Province and player had achieved lift-off.

Like his father before him, Nacewa would settle down and raise a family (twins Mia and Ellie, and Lucy) with Simone in a different land.

There were fleeting home thoughts from abroad but had he not filled the hole with something far more fulfilling and rewarding?

"I don't know what would have happened if I hadn't played that Fiji game," according to Nacewa. "I probably wouldn't be here now! They tightened the rules, you couldn't switch after you had played for one country.

"But I don't get caught up in the regrets."

Indeed, if there was any lingering sense of ruefulness of what had passed him by, it was the realisation that, given rugby's ever-changing attitude to international eligibility, he might well have donned a green jersey.

"If I hadn't played for Fiji, I would have qualified for Ireland after three years living here, in 2011. And that was probably a harder thing for me to miss out on - it maybe would have been more realistic."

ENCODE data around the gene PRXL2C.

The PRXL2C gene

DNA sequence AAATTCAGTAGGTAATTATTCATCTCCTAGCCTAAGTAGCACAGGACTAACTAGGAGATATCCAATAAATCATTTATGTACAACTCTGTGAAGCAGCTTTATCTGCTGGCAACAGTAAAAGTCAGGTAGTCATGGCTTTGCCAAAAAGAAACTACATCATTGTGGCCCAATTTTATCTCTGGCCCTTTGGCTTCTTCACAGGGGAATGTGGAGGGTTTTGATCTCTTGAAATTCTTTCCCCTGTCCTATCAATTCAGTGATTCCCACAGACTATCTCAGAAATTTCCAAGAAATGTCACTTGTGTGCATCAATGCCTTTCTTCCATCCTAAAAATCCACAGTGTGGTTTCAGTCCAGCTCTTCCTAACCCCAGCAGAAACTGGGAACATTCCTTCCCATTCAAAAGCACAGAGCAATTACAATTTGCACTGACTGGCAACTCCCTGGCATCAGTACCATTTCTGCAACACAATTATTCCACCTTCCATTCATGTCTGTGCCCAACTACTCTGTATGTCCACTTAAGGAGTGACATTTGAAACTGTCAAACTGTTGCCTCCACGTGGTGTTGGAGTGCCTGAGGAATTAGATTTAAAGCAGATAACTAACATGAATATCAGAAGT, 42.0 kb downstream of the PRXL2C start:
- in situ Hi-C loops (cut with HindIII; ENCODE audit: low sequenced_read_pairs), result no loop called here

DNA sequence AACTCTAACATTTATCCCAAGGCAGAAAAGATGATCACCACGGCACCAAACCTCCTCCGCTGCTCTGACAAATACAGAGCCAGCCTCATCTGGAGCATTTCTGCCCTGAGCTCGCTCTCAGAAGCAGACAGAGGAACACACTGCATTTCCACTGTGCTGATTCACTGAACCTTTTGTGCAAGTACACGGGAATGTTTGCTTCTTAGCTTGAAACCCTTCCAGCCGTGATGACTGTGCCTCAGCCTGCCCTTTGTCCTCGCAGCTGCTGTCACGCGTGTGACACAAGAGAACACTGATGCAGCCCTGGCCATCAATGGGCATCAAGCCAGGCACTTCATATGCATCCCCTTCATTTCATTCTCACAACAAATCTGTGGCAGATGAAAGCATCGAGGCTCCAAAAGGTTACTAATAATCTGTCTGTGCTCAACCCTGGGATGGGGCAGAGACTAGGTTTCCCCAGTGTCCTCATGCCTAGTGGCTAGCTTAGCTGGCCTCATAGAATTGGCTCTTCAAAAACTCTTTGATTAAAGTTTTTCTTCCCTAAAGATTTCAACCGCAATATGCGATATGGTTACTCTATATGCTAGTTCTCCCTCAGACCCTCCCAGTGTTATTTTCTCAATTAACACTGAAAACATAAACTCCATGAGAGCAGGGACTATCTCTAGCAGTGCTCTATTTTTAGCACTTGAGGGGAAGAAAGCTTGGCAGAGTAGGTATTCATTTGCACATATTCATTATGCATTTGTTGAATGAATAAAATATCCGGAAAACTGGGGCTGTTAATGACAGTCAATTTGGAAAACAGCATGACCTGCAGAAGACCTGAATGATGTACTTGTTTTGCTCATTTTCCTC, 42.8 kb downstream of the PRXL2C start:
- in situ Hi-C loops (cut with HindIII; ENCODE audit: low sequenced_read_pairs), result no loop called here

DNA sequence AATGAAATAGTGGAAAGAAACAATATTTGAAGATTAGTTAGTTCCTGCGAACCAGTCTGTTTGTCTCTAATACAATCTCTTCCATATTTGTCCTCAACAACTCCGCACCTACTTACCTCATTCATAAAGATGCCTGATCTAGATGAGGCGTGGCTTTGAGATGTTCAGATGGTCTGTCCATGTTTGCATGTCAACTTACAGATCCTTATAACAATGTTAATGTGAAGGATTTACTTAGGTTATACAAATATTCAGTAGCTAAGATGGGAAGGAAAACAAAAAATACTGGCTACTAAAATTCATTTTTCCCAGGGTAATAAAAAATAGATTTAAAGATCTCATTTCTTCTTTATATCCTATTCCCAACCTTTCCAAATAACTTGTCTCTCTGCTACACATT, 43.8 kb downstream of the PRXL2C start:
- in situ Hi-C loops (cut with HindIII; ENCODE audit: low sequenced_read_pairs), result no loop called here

He remained loyal to Leinster - famously, he twice declined Clermont's interest and, instead, the quarry persuaded the pursuer, a certain Joe Schmidt, to come to Ireland instead.

Circumstances had trumped coincidence.

Even when he "retired" for two years, returning to start the kids in school and doing some coaching with Auckland, Ireland still tugged.

Because Dublin was now his home from home.

And, even if he completes a remarkable career with more silverware, it may stay so as Leinster and he decide upon the possibility of a coaching role.

Home for Isa Nacewa is where the heart is.